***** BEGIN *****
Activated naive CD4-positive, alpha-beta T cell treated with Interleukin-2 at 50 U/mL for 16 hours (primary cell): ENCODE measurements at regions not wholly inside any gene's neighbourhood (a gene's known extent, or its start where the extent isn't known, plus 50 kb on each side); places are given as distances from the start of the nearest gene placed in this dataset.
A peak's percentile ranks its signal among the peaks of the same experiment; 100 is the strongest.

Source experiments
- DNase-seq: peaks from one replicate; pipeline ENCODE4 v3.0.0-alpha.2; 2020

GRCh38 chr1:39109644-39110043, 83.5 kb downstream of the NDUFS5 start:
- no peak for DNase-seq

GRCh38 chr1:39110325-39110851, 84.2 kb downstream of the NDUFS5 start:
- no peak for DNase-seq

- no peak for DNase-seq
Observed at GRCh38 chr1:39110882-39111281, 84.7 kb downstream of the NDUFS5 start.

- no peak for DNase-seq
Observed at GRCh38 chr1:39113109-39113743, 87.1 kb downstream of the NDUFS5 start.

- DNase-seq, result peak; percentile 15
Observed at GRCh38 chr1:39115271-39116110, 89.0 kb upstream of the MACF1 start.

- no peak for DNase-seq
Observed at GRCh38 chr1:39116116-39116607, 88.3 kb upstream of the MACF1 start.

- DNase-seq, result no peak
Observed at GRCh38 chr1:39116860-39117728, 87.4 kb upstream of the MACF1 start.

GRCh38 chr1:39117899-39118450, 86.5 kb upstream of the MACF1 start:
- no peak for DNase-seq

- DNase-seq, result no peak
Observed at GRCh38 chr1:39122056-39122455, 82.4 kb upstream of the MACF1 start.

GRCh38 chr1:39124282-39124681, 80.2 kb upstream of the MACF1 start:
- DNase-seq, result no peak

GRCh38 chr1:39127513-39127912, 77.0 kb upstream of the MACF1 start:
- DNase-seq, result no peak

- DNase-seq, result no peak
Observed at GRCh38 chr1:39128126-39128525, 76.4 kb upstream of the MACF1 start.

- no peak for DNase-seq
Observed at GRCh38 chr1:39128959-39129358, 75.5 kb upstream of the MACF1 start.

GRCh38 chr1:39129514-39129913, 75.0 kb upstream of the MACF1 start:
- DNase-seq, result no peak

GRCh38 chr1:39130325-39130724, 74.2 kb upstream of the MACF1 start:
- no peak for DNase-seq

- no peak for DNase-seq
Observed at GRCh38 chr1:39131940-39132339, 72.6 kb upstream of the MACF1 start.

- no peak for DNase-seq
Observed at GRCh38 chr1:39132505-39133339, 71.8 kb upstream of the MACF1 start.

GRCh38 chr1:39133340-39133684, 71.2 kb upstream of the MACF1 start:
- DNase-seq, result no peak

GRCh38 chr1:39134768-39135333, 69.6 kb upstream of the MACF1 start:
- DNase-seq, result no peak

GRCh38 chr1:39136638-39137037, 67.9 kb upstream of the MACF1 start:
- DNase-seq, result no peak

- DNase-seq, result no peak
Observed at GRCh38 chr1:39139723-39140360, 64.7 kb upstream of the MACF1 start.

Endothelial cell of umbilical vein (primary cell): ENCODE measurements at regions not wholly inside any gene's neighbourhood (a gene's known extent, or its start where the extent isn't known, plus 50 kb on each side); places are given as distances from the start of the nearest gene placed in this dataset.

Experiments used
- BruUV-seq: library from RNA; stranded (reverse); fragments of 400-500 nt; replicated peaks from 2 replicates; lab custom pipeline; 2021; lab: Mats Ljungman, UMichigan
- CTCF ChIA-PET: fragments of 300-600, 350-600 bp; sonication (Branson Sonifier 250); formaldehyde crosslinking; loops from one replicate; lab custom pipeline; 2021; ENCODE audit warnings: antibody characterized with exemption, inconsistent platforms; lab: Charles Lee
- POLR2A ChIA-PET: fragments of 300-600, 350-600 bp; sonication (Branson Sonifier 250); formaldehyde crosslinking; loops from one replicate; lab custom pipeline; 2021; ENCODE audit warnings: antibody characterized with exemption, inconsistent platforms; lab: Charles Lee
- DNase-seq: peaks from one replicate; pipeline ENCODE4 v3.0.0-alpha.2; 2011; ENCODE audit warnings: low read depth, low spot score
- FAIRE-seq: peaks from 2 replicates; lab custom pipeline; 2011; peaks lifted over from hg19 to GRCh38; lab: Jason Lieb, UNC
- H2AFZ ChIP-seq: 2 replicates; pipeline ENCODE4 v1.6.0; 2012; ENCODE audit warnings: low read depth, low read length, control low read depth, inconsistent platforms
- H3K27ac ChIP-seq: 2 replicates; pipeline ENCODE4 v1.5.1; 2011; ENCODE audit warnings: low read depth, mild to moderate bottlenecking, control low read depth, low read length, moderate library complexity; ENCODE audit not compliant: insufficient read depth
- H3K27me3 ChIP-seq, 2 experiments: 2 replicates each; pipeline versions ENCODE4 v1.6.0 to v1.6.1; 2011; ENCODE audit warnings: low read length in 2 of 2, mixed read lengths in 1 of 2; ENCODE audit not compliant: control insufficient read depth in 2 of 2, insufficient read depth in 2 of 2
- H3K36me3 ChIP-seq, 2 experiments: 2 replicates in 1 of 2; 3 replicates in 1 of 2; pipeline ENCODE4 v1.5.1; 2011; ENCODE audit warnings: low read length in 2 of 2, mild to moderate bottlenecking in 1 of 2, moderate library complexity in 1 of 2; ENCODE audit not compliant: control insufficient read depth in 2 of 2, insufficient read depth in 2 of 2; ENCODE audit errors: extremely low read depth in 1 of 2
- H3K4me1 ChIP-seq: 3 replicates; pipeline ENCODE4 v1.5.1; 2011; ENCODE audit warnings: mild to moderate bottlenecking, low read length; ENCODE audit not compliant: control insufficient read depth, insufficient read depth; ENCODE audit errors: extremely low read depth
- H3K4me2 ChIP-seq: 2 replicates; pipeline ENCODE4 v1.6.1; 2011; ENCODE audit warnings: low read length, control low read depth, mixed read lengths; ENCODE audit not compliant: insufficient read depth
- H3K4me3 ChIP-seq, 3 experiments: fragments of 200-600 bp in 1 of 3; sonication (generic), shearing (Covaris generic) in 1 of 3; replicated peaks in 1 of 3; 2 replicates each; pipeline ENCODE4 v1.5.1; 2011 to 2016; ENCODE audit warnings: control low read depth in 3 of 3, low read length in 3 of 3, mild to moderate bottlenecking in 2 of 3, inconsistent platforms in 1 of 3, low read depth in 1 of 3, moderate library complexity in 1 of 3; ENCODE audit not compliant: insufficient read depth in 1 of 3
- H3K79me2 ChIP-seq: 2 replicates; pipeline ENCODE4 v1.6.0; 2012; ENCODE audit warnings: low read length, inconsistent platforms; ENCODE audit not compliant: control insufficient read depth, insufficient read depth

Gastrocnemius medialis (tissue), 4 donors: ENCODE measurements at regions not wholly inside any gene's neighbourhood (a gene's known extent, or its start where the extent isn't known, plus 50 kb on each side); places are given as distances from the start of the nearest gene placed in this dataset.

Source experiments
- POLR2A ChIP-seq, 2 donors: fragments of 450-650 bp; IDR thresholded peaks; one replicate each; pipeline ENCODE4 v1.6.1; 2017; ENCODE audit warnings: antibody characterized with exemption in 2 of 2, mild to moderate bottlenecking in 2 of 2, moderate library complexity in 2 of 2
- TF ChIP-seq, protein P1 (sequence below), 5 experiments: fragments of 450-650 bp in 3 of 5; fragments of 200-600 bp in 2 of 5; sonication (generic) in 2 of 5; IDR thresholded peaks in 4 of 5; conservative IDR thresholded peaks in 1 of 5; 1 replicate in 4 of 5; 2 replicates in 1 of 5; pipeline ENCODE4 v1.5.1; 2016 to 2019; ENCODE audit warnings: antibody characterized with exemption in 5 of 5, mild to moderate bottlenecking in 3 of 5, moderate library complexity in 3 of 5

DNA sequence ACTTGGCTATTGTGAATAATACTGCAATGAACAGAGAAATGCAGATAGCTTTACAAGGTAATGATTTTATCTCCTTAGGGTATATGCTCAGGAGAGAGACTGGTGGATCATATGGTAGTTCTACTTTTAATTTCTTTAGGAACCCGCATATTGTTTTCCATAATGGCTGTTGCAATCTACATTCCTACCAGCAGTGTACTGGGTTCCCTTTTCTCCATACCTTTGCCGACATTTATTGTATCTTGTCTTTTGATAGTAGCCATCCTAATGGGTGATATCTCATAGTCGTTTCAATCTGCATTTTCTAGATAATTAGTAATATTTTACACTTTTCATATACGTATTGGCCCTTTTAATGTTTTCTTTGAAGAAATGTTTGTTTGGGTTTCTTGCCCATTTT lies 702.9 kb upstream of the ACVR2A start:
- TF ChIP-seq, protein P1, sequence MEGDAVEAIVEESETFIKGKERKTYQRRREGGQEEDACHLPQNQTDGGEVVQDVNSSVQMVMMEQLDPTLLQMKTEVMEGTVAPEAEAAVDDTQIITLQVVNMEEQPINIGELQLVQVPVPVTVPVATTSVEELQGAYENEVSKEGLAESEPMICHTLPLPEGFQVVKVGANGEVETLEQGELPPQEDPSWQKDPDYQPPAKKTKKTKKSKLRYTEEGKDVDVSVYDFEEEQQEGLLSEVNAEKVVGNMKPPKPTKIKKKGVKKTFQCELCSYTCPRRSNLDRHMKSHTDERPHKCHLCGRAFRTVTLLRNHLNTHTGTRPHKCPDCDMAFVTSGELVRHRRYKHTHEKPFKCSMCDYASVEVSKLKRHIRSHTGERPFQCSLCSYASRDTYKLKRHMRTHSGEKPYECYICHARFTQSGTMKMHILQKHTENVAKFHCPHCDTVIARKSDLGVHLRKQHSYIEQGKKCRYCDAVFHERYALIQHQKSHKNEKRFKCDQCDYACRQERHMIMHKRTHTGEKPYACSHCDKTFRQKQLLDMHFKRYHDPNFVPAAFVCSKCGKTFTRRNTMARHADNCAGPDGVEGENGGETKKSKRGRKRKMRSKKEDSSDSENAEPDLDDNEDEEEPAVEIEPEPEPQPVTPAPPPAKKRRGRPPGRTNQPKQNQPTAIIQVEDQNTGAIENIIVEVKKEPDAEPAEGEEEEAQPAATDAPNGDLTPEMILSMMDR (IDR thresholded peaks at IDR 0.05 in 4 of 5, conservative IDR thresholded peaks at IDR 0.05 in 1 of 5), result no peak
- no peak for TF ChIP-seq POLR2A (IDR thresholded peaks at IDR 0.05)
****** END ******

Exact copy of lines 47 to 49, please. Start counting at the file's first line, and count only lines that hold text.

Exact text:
Endothelial cell of umbilical vein (primary cell): ENCODE measurements at regions not wholly inside any gene's neighbourhood (a gene's known extent, or its start where the extent isn't known, plus 50 kb on each side); places are given as distances from the start of the nearest gene placed in this dataset.

Experiments used
- BruUV-seq: library from RNA; stranded (reverse); fragments of 400-500 nt; replicated peaks from 2 replicates; lab custom pipeline; 2021; lab: Mats Ljungman, UMichigan